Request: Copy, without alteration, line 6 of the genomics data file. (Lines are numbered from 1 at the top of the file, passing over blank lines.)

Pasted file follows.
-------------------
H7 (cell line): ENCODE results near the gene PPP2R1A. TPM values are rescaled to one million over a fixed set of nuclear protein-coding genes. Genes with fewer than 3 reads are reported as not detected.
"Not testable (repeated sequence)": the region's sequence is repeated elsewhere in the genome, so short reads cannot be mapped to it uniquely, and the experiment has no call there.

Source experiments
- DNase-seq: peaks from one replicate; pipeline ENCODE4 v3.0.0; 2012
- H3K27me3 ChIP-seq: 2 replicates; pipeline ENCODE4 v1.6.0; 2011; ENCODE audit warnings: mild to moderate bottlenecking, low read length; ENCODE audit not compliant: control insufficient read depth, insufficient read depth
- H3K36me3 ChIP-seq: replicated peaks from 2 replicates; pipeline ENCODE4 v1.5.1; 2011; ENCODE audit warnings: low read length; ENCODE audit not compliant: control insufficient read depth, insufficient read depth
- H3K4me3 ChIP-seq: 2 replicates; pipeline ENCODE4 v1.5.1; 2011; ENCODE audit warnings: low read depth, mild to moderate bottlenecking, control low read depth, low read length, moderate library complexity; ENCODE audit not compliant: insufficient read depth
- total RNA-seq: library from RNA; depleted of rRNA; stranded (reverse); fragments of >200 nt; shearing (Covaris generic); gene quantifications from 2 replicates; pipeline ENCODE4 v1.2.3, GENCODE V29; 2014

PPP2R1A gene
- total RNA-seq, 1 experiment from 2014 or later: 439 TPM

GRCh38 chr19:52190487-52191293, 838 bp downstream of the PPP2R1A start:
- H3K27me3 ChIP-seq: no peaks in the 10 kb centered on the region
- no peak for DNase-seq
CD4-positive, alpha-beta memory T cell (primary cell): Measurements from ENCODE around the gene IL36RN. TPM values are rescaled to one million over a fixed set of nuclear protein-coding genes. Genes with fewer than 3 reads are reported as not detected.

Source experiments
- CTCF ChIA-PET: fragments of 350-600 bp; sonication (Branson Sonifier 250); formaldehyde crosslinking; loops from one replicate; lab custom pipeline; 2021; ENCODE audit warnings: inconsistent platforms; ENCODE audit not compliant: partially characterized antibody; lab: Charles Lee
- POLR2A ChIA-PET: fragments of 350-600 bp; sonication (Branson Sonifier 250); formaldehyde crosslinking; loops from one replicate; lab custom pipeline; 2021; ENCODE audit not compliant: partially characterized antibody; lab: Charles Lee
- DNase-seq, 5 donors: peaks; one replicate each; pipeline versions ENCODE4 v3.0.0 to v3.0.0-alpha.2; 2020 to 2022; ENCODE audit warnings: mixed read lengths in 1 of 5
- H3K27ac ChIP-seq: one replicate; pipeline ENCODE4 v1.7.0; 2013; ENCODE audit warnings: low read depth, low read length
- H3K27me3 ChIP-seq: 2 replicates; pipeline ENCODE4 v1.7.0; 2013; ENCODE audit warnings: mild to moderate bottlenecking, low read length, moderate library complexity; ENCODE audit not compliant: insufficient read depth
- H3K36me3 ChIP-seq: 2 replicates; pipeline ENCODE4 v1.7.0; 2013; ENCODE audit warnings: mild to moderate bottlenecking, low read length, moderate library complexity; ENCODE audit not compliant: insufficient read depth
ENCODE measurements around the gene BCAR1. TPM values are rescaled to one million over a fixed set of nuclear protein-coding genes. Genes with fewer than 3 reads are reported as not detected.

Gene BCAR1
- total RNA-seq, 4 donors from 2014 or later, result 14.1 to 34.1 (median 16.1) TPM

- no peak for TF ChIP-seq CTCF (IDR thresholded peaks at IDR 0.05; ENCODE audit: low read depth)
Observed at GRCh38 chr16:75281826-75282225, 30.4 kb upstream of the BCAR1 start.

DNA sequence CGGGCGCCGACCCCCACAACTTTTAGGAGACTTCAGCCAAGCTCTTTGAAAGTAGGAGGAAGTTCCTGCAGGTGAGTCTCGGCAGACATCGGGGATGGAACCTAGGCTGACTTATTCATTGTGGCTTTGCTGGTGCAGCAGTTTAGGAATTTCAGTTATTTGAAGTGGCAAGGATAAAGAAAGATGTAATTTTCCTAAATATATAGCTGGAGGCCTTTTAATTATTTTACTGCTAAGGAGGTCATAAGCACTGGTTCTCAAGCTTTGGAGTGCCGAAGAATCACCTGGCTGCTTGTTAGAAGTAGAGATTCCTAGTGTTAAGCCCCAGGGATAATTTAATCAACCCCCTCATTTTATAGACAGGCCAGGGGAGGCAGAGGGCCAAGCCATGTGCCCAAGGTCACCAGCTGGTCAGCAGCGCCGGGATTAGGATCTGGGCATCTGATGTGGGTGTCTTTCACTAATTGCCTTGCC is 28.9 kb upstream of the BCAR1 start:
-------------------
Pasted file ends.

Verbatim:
- H3K36me3 ChIP-seq: replicated peaks from 2 replicates; pipeline ENCODE4 v1.5.1; 2011; ENCODE audit warnings: low read length; ENCODE audit not compliant: control insufficient read depth, insufficient read depth